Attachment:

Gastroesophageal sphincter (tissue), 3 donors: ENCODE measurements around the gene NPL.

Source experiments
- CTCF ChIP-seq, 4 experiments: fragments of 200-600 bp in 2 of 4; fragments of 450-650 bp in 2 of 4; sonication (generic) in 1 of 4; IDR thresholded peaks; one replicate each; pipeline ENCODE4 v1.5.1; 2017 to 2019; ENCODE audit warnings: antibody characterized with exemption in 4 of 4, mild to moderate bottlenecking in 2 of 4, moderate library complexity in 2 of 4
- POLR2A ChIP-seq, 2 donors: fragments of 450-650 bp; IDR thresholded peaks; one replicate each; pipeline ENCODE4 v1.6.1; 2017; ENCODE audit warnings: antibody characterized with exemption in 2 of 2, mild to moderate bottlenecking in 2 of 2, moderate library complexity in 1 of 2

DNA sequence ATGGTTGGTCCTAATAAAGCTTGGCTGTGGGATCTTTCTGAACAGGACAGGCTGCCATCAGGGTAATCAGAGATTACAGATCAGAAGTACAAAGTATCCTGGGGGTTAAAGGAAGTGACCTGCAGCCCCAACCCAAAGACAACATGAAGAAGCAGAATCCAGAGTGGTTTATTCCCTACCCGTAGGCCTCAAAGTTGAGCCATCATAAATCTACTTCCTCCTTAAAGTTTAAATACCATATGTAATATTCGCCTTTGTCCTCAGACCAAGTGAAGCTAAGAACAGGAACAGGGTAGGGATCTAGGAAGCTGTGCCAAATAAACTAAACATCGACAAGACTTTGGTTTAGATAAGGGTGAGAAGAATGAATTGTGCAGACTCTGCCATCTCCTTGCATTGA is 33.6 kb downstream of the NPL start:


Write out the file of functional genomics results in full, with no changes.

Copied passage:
Gastroesophageal sphincter (tissue), 3 donors: ENCODE measurements around the gene NPL.

Source experiments
- CTCF ChIP-seq, 4 experiments: fragments of 200-600 bp in 2 of 4; fragments of 450-650 bp in 2 of 4; sonication (generic) in 1 of 4; IDR thresholded peaks; one replicate each; pipeline ENCODE4 v1.5.1; 2017 to 2019; ENCODE audit warnings: antibody characterized with exemption in 4 of 4, mild to moderate bottlenecking in 2 of 4, moderate library complexity in 2 of 4
- POLR2A ChIP-seq, 2 donors: fragments of 450-650 bp; IDR thresholded peaks; one replicate each; pipeline ENCODE4 v1.6.1; 2017; ENCODE audit warnings: antibody characterized with exemption in 2 of 2, mild to moderate bottlenecking in 2 of 2, moderate library complexity in 1 of 2

DNA sequence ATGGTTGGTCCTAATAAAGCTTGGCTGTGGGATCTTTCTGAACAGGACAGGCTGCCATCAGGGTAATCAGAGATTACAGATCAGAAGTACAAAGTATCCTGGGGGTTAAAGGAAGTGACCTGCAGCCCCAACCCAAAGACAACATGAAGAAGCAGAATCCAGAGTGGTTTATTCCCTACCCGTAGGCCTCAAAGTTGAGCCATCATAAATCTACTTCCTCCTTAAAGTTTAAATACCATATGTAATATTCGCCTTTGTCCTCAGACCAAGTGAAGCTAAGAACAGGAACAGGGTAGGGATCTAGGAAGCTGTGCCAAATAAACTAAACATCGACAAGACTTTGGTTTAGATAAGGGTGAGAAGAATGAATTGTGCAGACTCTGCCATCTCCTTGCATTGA is 33.6 kb downstream of the NPL start: